EAA Research Consultant
Join Date: Dec 2004
Location: Route 66
Thank you Fernando for the additional views into some this Spanish terminology , particularly the fondness of using metaphoric terms describing sword hilts.
Ibrahiim, thank you for that great link, which well describes the term Bilbo/bilboes and the uses of the term.
It does seem the term Bilbo for swords was in use for some time before Shakespeare's writing of course, but how widespread the use was is hard to say. We know the Toledo smiths were most enamored of the Basque iron, just as well aware of the Toledo blades, so these kinds of colloquial terms were well used in Shakespeare's work.
It is the same with Shakespeares reference to the 'fox', which of course denotes the 'wolf of Passau' then used in Solingen, so a colloquial for fine bladed sword.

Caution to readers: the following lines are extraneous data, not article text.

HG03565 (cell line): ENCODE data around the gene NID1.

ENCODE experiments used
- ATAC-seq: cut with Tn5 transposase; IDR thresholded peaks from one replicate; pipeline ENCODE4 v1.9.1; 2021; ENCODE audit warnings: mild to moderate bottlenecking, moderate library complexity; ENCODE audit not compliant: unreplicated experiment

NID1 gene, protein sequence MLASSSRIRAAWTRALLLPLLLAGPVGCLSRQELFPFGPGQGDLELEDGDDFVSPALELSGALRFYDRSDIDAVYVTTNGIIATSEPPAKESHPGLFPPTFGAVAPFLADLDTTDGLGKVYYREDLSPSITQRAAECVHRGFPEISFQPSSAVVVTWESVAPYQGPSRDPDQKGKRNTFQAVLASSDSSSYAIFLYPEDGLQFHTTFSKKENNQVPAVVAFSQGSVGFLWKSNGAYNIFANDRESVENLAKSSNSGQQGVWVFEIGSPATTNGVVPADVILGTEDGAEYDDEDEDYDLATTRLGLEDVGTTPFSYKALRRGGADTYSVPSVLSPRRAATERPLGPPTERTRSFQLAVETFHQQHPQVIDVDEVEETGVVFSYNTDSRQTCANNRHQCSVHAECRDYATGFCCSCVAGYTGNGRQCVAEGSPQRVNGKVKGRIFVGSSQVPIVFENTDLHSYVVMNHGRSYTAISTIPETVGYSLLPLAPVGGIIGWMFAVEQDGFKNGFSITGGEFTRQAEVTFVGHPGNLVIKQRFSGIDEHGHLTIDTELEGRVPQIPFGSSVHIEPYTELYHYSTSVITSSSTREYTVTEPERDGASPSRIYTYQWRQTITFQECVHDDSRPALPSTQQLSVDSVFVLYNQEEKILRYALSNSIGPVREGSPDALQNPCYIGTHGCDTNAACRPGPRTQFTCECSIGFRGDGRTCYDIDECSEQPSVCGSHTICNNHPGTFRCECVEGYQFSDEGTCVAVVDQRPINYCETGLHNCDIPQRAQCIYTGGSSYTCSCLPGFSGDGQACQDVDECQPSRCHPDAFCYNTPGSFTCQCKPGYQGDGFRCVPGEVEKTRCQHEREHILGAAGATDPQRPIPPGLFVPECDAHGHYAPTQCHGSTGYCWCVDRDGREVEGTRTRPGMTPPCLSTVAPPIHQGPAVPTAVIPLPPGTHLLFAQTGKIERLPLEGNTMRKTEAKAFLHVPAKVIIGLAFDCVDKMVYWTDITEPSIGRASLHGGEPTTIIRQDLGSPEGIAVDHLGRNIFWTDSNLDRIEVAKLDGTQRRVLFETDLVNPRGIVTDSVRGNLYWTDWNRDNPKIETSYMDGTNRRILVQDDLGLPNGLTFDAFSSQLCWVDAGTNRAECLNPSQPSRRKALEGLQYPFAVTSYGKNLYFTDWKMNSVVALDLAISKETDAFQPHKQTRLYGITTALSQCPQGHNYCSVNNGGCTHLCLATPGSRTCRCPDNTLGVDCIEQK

It is interesting to see these terms in context of period literature and how they were used in real time conversational situations.
Regarding the connection between 'shackles' and the 'bilbo' swords, obviously it is a strained connection, but it must be remembered that blade makers and blacksmiths were not all that far apart. Often blade smiths doubled in producing other metalwork of far more domestic nature with knives of course, or farm implements in these earlier times. I have often thought that there must have been occasions when these workers might have used images of such items as their trademark.